= C(n, k - 1) * (n - k + 1) / k

Based on this, you can define a function to calculate C(n, k) as follows in Python:

def C(n, k):
    Calculate C(n, k) using Dynamic Programming.
    C(n, k) = C(n, k - 1) * (n - k + 1) / k
    C = 1
    for ki in range(1, k + 1):
        C = C * (n - ki + 1) / ki
    return C

It runs in linear time, O(N).

For the n × n case you need to calculate C(2n - 2, n - 1).

>> print "Response: %dx%d = %d" % (n, n, C(2 * n - 2, n - 1),)
Response: 10000x10000 = 5...

n × m case

For the general n × m case, you just need to calculate C(n + m - 2, m - 1).

>> print "Response: %dx%d = %d" % (n, m, C(n + m - 2, m - 1),)
Response: 10000x10000 = 5...    

Last but not least, you can see a live example at Ideone here.


I ran the algorithm for the following grid sizes.

      N x N      | Response's Length |   Time
      1 x 1      |           1 chars |  0.000001
     10 x 10     |           5 chars |  0.000004
    100 x 100    |          59 chars |  0.000068
   1000 x 1000   |         600 chars |  0.002207
  10000 x 10000  |        6018 chars |  0.163647
 100000 x 100000 |       60203 chars | 40.853971

It seems the operations above a grid size of 100 000 x 100 000 get absurdly expensive due to the very large numbers involved. Nothing to be surprised though.

share|improve this answer

Think of it this way: since your points A and B are at the same place, you have to move the same amount of UPs and RIGHTs, but the the order will be different. So you need to find the amount of different combinations.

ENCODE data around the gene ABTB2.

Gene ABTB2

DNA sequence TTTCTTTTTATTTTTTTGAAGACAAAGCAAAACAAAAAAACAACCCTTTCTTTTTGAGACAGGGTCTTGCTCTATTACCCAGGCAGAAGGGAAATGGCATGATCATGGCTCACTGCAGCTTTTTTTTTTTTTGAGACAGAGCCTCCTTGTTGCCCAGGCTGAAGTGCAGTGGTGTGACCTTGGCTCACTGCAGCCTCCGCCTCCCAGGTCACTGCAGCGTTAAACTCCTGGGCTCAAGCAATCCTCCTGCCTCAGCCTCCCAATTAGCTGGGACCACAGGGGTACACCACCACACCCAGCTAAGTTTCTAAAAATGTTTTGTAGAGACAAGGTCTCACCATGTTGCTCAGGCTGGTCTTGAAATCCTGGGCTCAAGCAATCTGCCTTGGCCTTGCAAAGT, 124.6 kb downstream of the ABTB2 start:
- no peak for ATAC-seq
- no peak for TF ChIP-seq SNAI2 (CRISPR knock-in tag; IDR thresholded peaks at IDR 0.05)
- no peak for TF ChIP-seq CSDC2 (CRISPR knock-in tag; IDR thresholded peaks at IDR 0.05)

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You do not need an algorithm for this. Just math. Here's something to think about: when you are on the top-right square, you don't have any different options. Let's count that as zero. When you are just to the right of the top-right corner, your only choice is to go right (one option), since you are not allowed to backtrack. When you are just below the top-right corner, your only choice is to go up. Let's map that out

... 1 0
..... 1

What about the corner to the left/down from the target corner. From there, there are two paths to the corner (sum of the options to get to the neighbours): you can go up to right:

... 1 0
....2 1

Expanding the edges we expand always with ones: once you are at the top, there is only one way to get to the top-right:

...1 1 1 0
...... 2 1
........ 1

But each non-edge choice is a sum of the numbers in the north and east neighbours:

...1 1 1 0
.....3 2 1
.......3 1
........ 1

And so on. Hopefully this gets you started on a solution.

There is also different way of thinking about this. Given an NxN board, you have to make 2N moves to get from one corner to the other. N of these moves are north moves and N are east. The question is: how many different combinations of N east moves and N north moves can there be in a 2N-long string.

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You are looking for Pascal's triangle. The wikipedia link even mentions your exact problem

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Here is a working solution with haskell gist.github.com/anonymous/5177452 But it consume around 15Go of memory. –  Manuel Leduc Mar 16 '13 at 17:43